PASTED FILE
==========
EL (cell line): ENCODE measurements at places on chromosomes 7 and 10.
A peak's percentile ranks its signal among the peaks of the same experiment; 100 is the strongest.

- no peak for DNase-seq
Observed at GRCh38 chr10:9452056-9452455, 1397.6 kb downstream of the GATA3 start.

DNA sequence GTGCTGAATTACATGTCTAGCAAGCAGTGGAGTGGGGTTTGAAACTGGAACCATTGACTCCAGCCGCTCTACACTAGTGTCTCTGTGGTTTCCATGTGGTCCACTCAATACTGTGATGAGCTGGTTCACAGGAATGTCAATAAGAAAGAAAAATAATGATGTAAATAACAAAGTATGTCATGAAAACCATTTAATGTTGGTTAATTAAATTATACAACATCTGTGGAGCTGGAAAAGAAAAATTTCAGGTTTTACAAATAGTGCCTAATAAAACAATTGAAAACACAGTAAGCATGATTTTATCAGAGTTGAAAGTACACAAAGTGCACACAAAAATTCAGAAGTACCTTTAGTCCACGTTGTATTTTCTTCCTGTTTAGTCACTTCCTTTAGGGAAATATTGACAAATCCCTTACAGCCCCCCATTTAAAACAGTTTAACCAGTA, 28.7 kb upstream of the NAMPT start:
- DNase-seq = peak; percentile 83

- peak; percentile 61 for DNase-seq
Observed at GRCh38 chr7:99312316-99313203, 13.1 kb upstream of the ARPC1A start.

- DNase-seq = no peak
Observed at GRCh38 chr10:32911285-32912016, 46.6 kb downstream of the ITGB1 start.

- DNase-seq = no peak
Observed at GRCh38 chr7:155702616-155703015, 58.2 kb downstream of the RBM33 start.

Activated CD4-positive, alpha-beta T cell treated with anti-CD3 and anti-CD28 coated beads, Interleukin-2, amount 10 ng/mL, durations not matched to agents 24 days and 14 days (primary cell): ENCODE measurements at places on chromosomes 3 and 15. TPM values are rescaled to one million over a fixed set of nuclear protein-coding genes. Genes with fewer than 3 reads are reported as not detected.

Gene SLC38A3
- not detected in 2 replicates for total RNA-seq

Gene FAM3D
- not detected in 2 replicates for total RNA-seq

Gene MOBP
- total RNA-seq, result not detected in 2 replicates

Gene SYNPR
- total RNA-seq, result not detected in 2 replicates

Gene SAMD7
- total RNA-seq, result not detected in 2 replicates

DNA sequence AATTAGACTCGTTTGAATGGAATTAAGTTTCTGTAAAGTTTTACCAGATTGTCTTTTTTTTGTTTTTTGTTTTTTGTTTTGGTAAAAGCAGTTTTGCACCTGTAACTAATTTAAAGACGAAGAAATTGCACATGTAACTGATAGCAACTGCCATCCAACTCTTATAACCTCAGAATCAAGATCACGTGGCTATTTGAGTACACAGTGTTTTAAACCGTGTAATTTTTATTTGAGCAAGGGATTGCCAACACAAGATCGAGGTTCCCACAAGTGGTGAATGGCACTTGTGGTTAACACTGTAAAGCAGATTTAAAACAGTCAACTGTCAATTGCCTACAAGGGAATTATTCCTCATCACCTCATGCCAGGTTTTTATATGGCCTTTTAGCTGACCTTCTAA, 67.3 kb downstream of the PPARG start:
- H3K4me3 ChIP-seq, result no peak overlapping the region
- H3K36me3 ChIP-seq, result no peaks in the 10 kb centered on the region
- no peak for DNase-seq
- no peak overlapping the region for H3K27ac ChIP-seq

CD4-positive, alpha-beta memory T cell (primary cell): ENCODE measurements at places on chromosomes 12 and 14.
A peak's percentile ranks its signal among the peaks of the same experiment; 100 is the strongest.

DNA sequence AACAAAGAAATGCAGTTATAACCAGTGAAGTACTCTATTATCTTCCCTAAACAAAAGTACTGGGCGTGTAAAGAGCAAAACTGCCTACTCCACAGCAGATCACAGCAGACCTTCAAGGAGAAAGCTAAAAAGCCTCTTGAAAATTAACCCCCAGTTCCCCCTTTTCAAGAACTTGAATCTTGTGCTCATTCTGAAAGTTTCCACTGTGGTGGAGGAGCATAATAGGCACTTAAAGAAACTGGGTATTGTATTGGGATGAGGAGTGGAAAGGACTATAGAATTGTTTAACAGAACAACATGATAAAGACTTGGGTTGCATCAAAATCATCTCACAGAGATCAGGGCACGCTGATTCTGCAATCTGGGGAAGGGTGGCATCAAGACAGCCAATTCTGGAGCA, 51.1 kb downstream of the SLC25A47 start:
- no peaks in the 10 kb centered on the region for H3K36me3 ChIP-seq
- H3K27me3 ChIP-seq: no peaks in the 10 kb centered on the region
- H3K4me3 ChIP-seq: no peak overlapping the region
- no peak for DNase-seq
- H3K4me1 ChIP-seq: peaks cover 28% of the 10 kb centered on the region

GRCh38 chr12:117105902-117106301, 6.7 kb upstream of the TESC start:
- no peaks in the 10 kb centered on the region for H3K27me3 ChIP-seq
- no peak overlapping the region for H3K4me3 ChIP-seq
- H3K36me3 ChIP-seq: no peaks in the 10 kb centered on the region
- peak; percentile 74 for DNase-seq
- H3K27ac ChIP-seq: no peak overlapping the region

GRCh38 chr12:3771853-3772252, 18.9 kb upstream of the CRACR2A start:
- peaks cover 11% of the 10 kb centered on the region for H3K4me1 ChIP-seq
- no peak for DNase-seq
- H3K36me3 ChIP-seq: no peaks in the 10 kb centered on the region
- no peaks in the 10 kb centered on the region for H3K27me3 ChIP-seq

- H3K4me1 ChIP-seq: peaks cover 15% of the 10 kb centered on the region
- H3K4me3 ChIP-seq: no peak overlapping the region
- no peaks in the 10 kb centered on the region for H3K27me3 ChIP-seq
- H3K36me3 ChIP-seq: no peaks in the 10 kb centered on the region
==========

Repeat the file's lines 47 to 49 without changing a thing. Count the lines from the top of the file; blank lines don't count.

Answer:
- no peaks in the 10 kb centered on the region for H3K27me3 ChIP-seq

- H3K4me1 ChIP-seq: peaks cover 15% of the 10 kb centered on the region
- H3K4me3 ChIP-seq: no peak overlapping the region